Comparative analysis of the relationship between partner's educational attainment and the transition to second birth in Europe based on EU-SILC data

Martin Klesment, Tallinn University
Allan Puur, Tallinn University

The association between second births and educational attainment has been studied extensively and it has been established that in some countries higher level of education has no inhibiting effect on the intensity of higher order births among women, whereas in other countries it operates according to the prediction of microeconomic theory. An almost standard approach is to include age at first birth and partner's education in the event history models. The present study is a comparative analysis of the effect of male partner's education on second birth intensity in Europe. We are focusing on three questions. First, how does the effect of partner's education vary at the regional and country level? Second, what are the effects of educational homogamy and hypergamy? And third, how does partner's educational attainment variable affect the timing of second birth? To analyse this, we use survey rounds of the European Statistics on Income and Living Conditions (EU-SILC), considering 29 countries (27 EU member states, plus Iceland and Norway). Separate regional models and mixed models of pooled data with country level random effects for educational attainment are applied. The results suggest that partner effect does not follow a uniform pattern and, contrary to the expectations based on micro-economic theory, the effect is not positive in all regions of Europe. While Western and Northern European countries exhibit generally positive effect, the reversed effect is observed in some Eastern European countries. Educationally homogamous partners with university degree appear as ones with elevated risk of second childbearing compared to other combinations. Partner's education also has a distinguishable but regionally diverse effect on timing of second birth.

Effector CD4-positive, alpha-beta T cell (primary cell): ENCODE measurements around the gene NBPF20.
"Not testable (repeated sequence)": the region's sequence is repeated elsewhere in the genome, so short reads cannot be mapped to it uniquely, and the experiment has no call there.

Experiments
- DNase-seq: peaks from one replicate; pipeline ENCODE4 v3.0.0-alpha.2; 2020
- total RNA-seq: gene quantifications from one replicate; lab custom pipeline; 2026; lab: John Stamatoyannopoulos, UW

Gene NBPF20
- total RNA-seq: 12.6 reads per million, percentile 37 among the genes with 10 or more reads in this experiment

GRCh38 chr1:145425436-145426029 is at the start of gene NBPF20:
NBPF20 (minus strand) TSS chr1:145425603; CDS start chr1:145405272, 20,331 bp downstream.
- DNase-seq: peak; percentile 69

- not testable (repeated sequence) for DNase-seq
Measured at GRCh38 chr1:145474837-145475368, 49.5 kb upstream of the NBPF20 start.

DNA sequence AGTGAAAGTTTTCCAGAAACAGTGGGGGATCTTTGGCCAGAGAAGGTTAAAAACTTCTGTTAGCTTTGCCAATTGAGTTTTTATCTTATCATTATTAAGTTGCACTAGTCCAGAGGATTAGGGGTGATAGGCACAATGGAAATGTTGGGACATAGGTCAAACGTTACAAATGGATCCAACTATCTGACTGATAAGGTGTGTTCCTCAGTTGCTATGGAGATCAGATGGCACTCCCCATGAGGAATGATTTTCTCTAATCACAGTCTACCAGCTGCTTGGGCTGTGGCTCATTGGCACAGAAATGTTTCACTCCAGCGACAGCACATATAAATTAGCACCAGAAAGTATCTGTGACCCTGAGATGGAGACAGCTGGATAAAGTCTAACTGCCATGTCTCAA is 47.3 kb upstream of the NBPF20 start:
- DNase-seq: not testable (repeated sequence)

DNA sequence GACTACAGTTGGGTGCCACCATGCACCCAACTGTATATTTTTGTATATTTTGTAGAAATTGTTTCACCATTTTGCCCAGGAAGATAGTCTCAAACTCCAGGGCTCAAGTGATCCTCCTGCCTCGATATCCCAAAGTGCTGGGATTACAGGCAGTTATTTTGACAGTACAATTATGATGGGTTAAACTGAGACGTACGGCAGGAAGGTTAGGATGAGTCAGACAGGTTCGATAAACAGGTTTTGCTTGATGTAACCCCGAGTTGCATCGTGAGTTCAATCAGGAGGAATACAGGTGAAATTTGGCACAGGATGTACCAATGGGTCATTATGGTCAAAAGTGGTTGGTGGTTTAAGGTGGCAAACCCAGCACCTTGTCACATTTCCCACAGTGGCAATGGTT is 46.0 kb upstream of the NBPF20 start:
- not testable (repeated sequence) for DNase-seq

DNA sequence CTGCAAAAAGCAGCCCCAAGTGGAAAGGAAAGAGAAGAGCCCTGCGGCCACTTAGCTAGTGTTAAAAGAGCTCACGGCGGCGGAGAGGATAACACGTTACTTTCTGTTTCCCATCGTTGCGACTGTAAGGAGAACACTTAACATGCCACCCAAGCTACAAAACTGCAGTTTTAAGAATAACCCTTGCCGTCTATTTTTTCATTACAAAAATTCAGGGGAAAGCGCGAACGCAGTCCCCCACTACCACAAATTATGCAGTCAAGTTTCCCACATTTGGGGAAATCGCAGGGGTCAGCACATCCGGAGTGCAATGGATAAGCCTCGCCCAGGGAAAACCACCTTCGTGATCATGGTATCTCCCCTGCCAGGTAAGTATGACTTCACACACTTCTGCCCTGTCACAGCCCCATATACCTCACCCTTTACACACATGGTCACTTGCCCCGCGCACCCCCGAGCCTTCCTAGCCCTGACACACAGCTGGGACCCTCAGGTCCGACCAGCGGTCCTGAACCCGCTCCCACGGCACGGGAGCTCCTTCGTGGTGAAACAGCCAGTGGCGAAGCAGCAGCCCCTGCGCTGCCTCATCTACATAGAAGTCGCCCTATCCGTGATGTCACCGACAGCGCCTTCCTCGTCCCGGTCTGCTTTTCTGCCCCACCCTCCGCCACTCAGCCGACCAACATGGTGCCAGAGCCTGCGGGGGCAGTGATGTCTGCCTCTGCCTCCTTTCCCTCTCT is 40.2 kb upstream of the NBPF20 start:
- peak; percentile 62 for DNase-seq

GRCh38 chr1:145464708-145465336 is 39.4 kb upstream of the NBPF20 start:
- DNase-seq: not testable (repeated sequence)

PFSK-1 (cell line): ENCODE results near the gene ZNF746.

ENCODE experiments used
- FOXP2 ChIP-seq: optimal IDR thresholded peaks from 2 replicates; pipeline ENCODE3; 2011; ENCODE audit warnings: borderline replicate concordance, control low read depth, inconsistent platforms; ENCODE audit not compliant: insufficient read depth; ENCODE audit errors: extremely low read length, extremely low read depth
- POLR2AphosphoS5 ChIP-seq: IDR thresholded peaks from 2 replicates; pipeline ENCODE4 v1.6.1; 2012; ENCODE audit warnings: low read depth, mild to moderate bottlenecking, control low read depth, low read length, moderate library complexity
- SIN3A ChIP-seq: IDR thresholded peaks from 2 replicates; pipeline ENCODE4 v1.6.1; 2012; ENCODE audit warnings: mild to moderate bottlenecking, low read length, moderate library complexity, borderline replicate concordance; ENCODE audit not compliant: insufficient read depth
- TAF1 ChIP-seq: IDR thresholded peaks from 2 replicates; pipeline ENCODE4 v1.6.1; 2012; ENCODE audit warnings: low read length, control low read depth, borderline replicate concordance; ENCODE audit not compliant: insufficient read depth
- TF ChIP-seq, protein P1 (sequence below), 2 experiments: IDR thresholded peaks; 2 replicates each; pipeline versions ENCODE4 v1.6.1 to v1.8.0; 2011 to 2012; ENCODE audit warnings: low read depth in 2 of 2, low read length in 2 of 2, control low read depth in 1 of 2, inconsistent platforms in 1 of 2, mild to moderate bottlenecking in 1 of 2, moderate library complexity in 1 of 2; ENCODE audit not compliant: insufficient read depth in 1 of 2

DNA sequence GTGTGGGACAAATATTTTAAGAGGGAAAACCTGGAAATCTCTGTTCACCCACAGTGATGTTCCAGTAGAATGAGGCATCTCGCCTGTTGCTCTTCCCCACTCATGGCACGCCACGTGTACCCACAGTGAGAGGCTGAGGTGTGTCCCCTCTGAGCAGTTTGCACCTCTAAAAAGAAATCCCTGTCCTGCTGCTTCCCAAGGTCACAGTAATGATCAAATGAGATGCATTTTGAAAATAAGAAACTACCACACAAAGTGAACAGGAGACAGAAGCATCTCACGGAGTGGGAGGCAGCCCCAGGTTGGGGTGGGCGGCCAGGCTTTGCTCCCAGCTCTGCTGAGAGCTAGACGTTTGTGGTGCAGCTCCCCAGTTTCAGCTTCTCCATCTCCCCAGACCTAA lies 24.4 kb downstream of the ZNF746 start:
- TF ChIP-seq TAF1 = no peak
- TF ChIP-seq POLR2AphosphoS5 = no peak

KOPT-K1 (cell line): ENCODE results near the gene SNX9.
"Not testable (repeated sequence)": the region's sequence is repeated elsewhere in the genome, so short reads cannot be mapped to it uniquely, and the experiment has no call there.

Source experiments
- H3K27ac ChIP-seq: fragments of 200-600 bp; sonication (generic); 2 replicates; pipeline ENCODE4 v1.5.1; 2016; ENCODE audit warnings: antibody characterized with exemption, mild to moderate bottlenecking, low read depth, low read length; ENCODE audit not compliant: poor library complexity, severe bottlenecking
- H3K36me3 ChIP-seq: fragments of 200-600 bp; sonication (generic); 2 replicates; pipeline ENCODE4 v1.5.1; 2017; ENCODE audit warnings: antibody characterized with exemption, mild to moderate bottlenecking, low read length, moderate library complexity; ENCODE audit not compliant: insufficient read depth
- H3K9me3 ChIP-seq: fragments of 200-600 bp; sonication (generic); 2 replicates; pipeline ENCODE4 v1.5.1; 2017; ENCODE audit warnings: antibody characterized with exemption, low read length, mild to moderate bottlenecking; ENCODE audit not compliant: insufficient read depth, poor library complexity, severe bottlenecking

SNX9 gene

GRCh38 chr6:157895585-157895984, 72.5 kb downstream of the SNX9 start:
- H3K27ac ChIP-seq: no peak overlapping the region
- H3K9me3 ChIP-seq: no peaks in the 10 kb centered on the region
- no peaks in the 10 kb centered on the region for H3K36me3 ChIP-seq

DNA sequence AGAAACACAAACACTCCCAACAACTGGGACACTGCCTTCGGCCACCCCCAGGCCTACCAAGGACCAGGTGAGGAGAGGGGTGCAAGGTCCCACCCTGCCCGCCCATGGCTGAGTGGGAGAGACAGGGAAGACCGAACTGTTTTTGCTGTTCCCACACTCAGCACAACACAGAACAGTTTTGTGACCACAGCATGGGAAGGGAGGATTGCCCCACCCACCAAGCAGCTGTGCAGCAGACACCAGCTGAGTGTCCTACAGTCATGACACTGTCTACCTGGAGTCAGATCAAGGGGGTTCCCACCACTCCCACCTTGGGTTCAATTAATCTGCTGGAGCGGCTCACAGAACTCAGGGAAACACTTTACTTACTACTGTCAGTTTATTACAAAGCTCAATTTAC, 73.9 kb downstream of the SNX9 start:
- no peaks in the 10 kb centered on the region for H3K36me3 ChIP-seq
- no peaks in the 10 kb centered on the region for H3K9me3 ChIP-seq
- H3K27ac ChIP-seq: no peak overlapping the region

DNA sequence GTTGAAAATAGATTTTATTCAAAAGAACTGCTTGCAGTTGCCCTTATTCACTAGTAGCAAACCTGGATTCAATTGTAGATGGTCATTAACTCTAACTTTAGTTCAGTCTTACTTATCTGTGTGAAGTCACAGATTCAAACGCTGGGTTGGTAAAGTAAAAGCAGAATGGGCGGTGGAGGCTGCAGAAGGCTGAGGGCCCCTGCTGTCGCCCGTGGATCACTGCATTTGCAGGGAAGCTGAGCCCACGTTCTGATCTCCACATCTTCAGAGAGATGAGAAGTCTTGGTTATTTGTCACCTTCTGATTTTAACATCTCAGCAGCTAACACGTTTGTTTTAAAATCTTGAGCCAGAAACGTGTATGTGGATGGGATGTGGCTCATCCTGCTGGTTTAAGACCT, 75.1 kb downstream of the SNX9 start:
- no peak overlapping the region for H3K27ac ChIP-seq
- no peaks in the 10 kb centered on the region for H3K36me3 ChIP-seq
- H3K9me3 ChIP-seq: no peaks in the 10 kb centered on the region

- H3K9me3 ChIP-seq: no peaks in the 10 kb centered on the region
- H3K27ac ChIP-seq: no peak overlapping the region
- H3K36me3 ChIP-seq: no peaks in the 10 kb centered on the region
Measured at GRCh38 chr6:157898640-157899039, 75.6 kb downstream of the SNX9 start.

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Presented in Session 32: New roles of women and men and societal implications in diverse policy contexts